diet counseling, and the current payment mechanism just doesn't 
allow for that to happen. That's part of the reform that needs 
to be included.
    Senator Merkley. I think there are a couple other folks who 
want to chime in here.
    Mr. Rivera. I just wanted to say before in the exchange 
with Senator McCain, I wanted to reiterate that Dr. Baicker and 
myself are part of a group that one of your former colleagues, 
Senator Frist, participated in with the Robert Wood Johnson 
Foundation for 2 years. We did a study all across the country 
about what were the behaviors that absence of medical care that 
influenced the care of people in the United States and we would 
love to submit that report to you.
    Senator Dodd. Please do.
    Mr. Rivera. Because clearly we have not done a good job of 
circulating it and basically that report has very concrete 
recommendations about changing and creating a new national 
culture of health and in the schools and in the jobs, in the 
communities, basically in almost every--in the workplace, in 
almost every practice--place in our society, and I believe if 
we don't do that, we are not going to get to the bottom of it.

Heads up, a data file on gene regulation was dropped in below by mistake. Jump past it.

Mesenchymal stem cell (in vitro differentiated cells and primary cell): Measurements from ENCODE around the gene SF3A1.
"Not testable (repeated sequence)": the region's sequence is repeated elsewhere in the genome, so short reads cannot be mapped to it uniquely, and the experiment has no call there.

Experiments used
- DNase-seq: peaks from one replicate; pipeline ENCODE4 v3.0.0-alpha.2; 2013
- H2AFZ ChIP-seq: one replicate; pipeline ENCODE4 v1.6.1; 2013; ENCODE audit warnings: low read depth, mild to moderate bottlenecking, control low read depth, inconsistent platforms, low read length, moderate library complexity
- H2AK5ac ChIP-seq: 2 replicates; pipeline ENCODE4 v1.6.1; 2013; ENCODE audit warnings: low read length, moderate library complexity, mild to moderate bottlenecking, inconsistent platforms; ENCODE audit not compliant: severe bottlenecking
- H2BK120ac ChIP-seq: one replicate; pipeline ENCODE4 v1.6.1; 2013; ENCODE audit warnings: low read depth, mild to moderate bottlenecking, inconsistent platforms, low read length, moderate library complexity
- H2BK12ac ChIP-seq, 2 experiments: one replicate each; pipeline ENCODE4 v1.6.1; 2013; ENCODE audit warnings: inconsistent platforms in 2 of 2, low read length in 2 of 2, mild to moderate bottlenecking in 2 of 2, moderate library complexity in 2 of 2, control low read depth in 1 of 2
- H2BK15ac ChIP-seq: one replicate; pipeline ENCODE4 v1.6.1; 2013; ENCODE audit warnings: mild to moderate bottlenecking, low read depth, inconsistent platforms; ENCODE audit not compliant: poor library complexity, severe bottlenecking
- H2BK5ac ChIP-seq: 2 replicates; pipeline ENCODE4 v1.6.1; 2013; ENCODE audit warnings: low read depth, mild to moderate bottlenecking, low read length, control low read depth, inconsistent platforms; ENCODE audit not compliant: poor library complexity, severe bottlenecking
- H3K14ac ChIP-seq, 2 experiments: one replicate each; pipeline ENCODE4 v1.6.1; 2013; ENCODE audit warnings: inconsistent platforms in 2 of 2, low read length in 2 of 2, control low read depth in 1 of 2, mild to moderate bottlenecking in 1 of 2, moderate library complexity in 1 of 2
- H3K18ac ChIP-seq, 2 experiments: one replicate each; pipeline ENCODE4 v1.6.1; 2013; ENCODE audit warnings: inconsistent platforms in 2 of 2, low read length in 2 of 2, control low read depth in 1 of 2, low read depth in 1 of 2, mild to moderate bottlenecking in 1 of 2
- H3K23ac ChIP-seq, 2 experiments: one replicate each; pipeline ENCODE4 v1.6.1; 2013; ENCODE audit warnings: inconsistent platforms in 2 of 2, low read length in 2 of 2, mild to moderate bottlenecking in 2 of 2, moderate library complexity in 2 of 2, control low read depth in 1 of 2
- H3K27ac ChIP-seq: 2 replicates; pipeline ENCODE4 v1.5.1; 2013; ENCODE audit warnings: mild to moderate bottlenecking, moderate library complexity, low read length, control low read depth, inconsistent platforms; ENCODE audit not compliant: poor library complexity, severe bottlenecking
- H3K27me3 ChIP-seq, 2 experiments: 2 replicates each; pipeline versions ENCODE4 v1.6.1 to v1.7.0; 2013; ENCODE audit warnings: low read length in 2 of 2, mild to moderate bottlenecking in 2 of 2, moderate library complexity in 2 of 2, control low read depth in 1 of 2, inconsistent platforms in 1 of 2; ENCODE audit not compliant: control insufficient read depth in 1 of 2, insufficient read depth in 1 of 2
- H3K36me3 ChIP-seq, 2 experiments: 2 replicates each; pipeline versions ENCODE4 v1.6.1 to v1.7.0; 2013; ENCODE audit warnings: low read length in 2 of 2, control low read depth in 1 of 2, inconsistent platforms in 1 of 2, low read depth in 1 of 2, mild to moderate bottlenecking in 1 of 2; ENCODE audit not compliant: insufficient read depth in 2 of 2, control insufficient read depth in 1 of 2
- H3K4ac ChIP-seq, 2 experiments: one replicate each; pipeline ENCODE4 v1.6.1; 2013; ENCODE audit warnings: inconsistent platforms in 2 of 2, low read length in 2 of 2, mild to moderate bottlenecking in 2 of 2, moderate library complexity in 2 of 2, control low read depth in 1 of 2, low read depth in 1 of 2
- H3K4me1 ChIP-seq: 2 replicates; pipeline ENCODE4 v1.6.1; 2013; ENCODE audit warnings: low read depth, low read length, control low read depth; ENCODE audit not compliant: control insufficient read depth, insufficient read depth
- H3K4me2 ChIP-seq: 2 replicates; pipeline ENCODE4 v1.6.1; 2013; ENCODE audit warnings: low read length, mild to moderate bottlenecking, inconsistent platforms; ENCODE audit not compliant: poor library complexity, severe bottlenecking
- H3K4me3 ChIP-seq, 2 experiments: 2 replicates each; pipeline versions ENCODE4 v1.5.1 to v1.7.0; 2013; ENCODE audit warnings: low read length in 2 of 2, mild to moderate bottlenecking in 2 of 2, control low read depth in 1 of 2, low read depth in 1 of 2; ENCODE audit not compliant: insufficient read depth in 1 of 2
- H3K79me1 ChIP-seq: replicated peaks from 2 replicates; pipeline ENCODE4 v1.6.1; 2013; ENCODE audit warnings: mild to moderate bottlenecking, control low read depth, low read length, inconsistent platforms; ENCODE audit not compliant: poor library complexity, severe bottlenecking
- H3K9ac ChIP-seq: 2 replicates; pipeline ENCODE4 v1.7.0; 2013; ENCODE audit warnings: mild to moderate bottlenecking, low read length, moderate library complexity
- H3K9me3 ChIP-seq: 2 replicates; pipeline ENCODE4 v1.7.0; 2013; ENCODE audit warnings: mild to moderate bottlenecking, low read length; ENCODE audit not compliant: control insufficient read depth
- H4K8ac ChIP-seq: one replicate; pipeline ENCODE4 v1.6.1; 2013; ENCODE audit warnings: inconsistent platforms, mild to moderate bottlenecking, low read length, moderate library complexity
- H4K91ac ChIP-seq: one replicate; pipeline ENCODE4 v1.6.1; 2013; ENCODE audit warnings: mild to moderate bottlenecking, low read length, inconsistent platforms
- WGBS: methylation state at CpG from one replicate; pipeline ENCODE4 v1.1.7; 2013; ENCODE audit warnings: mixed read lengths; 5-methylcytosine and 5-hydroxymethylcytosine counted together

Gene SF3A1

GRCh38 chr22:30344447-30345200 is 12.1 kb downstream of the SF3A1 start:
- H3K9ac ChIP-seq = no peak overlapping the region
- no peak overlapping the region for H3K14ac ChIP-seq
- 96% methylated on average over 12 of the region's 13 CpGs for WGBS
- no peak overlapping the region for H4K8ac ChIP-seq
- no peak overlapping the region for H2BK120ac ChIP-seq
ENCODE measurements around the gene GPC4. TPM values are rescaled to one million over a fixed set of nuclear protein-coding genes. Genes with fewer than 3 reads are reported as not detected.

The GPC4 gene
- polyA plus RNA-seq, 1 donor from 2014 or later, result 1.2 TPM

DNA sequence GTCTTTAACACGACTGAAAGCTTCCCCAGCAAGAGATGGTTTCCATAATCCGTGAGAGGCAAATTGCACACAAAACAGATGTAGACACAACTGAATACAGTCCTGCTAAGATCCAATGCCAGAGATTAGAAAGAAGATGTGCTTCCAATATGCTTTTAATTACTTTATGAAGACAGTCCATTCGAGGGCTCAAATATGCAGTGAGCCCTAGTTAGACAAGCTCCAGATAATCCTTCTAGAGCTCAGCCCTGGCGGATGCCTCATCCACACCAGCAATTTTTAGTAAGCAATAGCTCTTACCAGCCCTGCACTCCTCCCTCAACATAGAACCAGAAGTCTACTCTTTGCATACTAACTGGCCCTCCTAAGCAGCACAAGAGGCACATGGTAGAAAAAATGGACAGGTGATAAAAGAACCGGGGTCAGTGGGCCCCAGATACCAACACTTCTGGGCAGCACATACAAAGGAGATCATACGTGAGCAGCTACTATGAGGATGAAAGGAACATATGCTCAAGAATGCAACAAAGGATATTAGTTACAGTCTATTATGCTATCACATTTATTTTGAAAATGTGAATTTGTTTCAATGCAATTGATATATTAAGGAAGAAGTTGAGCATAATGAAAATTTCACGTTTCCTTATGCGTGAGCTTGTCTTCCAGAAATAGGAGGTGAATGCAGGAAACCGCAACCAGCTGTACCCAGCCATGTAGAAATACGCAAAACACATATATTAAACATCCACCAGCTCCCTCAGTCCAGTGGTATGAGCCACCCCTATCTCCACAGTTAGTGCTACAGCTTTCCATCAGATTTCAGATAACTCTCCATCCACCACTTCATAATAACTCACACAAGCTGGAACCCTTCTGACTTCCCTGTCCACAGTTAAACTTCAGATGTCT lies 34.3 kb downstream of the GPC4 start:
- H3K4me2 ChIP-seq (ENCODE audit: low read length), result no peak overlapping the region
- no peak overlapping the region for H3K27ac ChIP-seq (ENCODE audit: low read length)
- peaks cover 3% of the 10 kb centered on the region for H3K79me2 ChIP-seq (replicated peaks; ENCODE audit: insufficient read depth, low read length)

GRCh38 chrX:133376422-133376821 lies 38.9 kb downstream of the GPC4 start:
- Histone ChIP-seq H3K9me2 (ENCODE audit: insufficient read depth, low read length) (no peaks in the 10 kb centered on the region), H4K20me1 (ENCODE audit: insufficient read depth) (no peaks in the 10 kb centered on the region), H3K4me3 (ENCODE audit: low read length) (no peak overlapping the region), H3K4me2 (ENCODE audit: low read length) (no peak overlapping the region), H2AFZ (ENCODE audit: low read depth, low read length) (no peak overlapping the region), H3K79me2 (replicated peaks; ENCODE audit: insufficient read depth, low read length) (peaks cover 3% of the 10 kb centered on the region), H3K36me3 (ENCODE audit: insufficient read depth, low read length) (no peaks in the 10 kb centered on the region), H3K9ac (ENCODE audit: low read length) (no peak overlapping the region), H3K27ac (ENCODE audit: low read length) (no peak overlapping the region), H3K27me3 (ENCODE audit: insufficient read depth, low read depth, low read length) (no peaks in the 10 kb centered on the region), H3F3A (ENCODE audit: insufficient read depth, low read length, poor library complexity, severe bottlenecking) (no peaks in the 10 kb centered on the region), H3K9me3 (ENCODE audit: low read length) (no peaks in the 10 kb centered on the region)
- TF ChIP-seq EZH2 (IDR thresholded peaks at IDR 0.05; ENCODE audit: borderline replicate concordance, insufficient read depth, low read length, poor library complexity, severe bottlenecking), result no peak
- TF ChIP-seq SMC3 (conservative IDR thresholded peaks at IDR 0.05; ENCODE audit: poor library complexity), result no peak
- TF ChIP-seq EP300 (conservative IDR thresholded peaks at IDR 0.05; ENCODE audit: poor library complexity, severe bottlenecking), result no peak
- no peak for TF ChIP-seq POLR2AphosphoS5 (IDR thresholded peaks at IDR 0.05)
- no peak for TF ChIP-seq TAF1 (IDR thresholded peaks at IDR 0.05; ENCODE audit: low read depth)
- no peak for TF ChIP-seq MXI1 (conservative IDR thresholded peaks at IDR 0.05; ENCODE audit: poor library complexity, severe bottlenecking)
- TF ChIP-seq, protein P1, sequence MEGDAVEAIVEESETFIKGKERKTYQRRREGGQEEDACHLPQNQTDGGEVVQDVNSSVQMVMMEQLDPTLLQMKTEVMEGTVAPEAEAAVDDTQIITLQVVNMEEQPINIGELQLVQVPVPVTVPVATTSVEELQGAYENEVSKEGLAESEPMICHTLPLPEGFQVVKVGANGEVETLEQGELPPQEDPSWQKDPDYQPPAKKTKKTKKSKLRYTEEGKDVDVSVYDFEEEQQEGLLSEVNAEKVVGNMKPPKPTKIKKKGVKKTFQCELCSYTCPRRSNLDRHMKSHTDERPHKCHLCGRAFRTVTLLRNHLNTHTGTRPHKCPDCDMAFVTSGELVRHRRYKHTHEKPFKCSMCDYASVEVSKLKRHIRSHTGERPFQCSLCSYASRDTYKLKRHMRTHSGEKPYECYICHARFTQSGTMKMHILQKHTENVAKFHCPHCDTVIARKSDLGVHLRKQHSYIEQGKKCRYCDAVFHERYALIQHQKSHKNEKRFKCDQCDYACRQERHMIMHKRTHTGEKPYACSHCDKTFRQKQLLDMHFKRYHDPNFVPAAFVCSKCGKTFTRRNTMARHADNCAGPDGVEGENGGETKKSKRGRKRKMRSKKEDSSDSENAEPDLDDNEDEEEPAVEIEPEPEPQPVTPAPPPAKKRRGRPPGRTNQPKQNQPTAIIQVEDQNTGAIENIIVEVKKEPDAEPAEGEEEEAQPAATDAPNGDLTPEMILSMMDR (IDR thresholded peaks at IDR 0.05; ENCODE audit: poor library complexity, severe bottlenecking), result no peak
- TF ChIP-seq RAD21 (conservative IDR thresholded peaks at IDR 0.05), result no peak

Senator Merkley. Mr. Johnson, did you want to chime in?
    Mr. Johnson. Yes, sir. Just that we are very mindful at the 
U.S. Chamber of wellness and prevention programs, including 
trying to provide tool kits to our small and mid-sized 
companies in terms of how to construct wellness programs on a 
voluntary basis.
    I have always been curious as to why all these bills 
pending in the Congress or about to be introduced haven't 
included funding for a public education campaign frankly along 
the lines that John F. Kennedy had in terms of educating people 
on the importance of physical fitness, et cetera.
    It may sound a little anachronistic or old-fashioned, but 
that's what wellness and prevention is all about and Senator 
Harkin has his bill with tax credits we support, but again, and 
the other speakers have commented on this, but let's get back 
to basics and reminding people about the importance of certain 
fundamentals of keeping themselves healthy and that has not 
been part of these--well, maybe it's in there and I have missed 
it, but it has not been part of the various bills Congress 
seems to be looking at.
    Senator Merkley. Well, I'll just wrap up by saying that I 
appreciate you pointing these things out. The fact that a